Electoral Map 2016: The Structural Model
PoliticalEdu is developing three electoral models for 2016. The first, the structural model, takes data from the 2000, 2004, 2008, and 2012 presidential elections to run a linear regression that determines the relationship between a handful of variables, including state demographics, and number of Democratic public officials, and the Democratic vote share. It is developed by averaging two approaches: one which ignores candidate favorability and a second which includes in the regression the difference between Hillary Clinton and Donald Trump’s net favorability (the results from those models can be found here and here. Clearly, Trump’s historically low favorability ratings could potentially cost him the election).
The structural model assesses the underlying electoral landscape separate from campaign actions. By accounting for factors such as the state partisan voter index (developed by the Cook Political Report), the percent of House seats occupied by a Democrat, and region, we can understand how states are inclined to vote without campaign activities or candidate quirks. Of course, considering Clinton and Trump have high unfavorable ratings, a pure structural analysis will likely miss the mark (hence averaging it with a structural model that includes favorability). We have also developed a state battleground model to analyze poll results.
The structural model serves as a baseline. We can expect these, or similar, results if the campaign ended today. Between now and November 8, one variable will be adjusted: the difference between Clinton and Trump’s net favorabilities. Numbers are from Gallup.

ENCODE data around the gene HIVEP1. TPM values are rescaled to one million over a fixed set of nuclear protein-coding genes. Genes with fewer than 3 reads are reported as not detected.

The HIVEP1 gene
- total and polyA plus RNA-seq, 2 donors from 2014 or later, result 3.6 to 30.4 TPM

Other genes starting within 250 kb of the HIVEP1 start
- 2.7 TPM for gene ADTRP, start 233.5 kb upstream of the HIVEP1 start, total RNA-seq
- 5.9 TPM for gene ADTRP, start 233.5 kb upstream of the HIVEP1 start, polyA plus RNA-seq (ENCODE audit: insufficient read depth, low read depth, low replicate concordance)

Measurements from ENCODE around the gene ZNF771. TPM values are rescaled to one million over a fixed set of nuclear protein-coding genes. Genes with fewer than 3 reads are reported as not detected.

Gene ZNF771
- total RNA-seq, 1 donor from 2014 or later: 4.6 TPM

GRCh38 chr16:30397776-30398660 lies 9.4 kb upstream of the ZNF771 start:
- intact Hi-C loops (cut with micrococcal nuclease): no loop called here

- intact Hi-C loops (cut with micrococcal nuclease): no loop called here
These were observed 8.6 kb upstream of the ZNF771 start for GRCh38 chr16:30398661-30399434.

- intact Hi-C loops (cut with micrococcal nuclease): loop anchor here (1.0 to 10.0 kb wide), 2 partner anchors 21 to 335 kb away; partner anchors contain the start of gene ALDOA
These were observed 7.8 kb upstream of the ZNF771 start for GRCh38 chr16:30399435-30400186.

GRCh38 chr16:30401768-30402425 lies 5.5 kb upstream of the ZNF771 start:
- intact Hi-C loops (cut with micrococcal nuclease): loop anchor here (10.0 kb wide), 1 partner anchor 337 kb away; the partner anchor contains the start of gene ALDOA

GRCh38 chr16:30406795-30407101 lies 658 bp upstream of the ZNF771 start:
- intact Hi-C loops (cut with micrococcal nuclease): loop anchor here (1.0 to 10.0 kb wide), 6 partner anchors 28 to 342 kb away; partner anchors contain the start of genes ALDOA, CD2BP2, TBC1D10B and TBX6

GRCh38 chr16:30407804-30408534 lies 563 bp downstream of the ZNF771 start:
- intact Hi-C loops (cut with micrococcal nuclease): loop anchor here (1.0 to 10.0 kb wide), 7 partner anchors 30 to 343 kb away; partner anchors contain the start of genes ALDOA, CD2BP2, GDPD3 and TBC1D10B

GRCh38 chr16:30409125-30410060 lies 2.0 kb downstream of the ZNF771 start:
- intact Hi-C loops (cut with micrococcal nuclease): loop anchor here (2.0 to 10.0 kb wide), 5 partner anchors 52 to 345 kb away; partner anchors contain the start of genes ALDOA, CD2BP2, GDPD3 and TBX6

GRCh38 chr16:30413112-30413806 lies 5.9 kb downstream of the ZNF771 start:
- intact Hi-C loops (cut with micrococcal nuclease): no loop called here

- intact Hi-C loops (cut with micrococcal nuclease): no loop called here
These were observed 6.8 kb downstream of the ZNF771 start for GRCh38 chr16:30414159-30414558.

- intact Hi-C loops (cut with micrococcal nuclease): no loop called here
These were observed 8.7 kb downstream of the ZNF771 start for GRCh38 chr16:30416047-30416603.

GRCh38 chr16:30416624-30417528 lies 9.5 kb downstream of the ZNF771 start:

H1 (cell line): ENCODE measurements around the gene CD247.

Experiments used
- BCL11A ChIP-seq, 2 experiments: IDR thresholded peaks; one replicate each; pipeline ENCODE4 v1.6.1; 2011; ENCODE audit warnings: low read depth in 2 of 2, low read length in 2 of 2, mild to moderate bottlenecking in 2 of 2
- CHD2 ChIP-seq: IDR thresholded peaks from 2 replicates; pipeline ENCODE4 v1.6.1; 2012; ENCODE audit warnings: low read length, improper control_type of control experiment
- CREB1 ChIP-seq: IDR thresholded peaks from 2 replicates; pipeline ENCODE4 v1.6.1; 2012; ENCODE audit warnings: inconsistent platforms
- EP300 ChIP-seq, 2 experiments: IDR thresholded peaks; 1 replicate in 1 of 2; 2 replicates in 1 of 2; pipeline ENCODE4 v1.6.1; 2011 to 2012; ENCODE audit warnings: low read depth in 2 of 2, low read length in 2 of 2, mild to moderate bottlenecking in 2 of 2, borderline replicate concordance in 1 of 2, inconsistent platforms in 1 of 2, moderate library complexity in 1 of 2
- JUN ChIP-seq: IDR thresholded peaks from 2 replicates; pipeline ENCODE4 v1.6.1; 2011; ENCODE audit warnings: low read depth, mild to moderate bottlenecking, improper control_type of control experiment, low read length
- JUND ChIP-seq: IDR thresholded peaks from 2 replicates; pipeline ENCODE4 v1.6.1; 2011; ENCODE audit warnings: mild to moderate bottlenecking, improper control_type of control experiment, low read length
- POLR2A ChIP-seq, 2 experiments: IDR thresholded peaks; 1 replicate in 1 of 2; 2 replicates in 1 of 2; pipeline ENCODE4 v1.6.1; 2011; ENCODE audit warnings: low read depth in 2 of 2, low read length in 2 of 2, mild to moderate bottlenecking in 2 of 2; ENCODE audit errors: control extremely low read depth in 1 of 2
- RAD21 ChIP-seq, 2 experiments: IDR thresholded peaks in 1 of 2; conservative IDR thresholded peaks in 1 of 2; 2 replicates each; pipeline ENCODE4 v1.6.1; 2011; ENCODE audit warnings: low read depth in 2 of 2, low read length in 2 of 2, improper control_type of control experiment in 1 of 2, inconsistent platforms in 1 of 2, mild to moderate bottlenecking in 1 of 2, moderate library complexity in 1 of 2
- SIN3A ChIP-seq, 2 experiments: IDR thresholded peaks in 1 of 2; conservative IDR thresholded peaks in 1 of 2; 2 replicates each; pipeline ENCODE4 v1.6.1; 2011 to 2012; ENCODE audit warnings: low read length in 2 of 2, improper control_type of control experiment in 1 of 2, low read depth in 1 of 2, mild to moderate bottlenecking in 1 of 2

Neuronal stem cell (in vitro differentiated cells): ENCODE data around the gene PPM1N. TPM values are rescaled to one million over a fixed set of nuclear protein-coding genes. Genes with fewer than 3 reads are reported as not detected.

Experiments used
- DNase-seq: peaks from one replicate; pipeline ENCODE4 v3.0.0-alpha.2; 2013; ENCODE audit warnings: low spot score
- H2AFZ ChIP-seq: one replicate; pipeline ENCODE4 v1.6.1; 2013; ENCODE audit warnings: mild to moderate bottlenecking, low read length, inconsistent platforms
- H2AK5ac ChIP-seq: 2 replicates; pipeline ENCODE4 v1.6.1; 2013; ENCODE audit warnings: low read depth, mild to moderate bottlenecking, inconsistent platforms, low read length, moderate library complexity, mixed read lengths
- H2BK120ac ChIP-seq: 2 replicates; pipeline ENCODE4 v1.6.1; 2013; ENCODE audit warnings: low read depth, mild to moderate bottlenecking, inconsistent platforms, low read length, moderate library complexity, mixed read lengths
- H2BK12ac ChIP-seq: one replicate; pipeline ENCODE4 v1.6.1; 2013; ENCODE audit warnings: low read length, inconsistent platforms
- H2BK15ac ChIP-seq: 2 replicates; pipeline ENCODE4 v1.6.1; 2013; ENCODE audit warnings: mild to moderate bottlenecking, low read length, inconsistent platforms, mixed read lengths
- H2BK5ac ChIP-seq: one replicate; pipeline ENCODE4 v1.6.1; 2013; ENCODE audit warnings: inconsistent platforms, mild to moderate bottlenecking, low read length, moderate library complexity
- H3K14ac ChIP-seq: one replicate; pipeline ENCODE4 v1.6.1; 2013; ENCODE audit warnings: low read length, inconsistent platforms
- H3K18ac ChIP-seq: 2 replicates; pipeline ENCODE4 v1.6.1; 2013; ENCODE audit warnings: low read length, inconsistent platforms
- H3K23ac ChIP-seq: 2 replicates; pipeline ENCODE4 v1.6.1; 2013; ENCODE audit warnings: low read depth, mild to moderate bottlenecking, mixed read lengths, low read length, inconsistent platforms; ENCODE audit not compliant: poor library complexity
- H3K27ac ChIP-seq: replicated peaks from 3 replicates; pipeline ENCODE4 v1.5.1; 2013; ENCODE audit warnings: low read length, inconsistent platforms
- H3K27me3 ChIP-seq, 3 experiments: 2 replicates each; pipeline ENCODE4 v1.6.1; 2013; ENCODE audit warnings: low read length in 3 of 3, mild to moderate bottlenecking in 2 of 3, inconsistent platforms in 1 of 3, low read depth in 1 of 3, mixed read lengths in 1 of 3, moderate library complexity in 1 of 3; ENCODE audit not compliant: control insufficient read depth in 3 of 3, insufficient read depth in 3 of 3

Overall, the model explains around 94 percent of the vote share variation during the four elections.
Predicting third party candidate vote shares is difficult because they fared poorly in previous elections, but polls indicate 2016 will be different. Regression models won’t work. Instead, using a Libertarian and Green Voter Index, vote shares for Gary Johnson and Jill Stein can be modeled. The voter indices approximate each state’s inclination to vote for a Libertarian/Green Party candidate by taking state results from the past four elections and dividing them by the LP/GP national result. This index can then be multiplied by Johnson and Stein’s national polling average to estimate their vote share in any given state.
An example should clarify the method (the following numbers are all made up): Say in Alabama the Libertarian candidate received 0.5% in 2000, 0.25% in 2004, 1% in 2008, and 2% in 2012. Nationally, that candidate earned 1% in 2000, .50% in 2004, 1.5% in 2008, and 3% in 2012. The index for each year is 0.5, 0.5, .67, and .67. Averaging the four, Alabama would have a Libertarian Vote Index value of 0.59. To estimate Gary Johnson’s 2016 vote share in Alabama, I multiple 0.59 by his national polling average (which I have weighted to account for pollster accuracy and date).
With a Libertarian and Green Party candidate included, Clinton and Trump vote shares need to be adjusted. To determine how much to subtract from each, I find the difference in polling averages between the weighted Clinton vs. Trump average and the weighted Clinton vs. Trump vs. Johnson vs. Stein polling averages. From there, I divide the difference between each candidate’s polling average by the total number of percentage points lost between Clinton and Trump. Their initial vote share estimates are then subtracted from the difference quotient multiplied by expected Johnson and Stein vote shares.
These values will obviously change as Johnson and Stein’s poll numbers fluctuate and the difference between the two polling averages changes. As such, this model will be updated weekly (assuming new polls are released during the week).
Including Johnson, this is the electoral map 2016:
The map belies the closeness of many states. Here is a table of states that could very easily change the election.
|Clinton +5-7.5||Clinton +2.5-4.9||Clinton +0-2.4|
|Trump +0-2.4||Trump +2.5-4.9||Trump +5-7.5|
This post will be updated!